Ensuring that your boat is secure at the dock isn’t complicated, but it is something you’ll want to be confident doing. When your boat is not secured properly, it can rock back and forth in the water, causing it to bang into the dock or other boats, which could result in damage.
When tying your boat to fixed pilings, make sure you are aware of the tidal movement, current and boat wakes in your area. You'll want to leave enough slack in your docklines to accommodate these factors, but not so much that the boat can move around too much.
In this video, Mercury Pro Team member Capt. George Gozdz, the host of Unfathomed and a full-time fishing guide, shows the basic steps to follow for securing his boat to fixed pilings. And while there is some tidal movement in this video demonstration, these same steps work equally well in freshwater conditions.
Here are the steps for securing your boat to fixed pilings:
- Start by securing your docklines – Secure a line at the bow and another at the stern of the boat. Most docklines have a looped end. Bring that looped end up through the center of a boat cleat, then open the loop and wrap it around the cleat’s horns. It is essential to bring your dockline loop through the center of the cleat from the bottom. This allows you to quickly release the line when it comes time to pull away from the dock. In wind or current, secure your docklines before you approach the dock.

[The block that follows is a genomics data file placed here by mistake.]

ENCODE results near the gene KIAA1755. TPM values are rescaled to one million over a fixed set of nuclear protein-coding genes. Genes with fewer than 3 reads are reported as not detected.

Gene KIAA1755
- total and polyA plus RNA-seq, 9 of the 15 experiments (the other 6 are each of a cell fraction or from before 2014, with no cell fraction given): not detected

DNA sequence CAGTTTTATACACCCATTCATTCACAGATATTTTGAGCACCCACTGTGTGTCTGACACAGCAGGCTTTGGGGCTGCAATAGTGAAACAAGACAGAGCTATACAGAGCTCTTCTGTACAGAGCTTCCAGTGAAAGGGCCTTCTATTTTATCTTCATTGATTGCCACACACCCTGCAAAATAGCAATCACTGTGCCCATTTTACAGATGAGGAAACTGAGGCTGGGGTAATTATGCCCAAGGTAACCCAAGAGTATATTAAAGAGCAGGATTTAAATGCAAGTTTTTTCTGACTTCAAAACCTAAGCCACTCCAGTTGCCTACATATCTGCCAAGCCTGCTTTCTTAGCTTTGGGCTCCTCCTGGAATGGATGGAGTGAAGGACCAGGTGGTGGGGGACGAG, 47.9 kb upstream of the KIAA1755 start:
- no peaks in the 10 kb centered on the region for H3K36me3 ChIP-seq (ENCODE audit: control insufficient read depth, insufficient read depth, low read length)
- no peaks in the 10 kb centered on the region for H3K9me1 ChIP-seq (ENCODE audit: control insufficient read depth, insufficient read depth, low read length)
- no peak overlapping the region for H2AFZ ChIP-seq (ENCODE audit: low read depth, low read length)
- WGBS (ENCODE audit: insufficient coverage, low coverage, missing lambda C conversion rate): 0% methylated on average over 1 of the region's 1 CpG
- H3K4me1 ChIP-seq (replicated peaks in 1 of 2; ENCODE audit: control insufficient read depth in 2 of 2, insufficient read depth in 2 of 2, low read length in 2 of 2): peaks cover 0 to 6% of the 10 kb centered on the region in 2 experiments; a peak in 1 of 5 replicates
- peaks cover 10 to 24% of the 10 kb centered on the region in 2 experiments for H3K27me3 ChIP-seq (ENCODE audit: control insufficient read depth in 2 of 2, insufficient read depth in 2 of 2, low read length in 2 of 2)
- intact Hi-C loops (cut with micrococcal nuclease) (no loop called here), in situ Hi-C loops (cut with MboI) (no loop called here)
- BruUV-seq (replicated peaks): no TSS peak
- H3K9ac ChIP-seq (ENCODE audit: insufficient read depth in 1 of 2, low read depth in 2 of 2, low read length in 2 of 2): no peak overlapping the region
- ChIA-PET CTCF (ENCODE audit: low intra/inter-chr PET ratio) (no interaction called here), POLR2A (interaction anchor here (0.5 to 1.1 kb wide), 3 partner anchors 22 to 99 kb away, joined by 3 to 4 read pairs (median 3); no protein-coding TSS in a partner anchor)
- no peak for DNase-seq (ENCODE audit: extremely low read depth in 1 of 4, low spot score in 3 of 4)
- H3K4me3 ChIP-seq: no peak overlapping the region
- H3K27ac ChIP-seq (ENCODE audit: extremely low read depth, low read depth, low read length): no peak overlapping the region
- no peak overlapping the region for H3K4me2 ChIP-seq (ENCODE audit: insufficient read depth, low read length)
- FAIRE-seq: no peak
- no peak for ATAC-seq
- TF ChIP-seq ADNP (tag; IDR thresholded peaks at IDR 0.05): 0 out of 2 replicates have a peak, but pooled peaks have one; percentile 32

- Secure the dockline to the piling – Wrap your line around the piling twice, overlapping the line on the second pass, and secure it with two half hitches. Tie the first one close to the piling. The second hitch should tighten against the first. Gozdz shows this process in the video below.
- Tie two spring lines – Secure two spring lines to your boat’s amidship cleat, connecting them to pilings near the bow and stern. Another option is to secure lines off the bow and stern of the boat to a center piling.
And that’s all there is to it. It is a good idea to check your boat a couple times after tying off, just to make sure everything is still tight and the boat is safely secured as the tide changes.
For more great boating and fishing advice from Gozdz, visit UnfathomedFishing.com or check out the Unfathomed YouTube page. You can also follow Gozdz on Facebook and Instagram.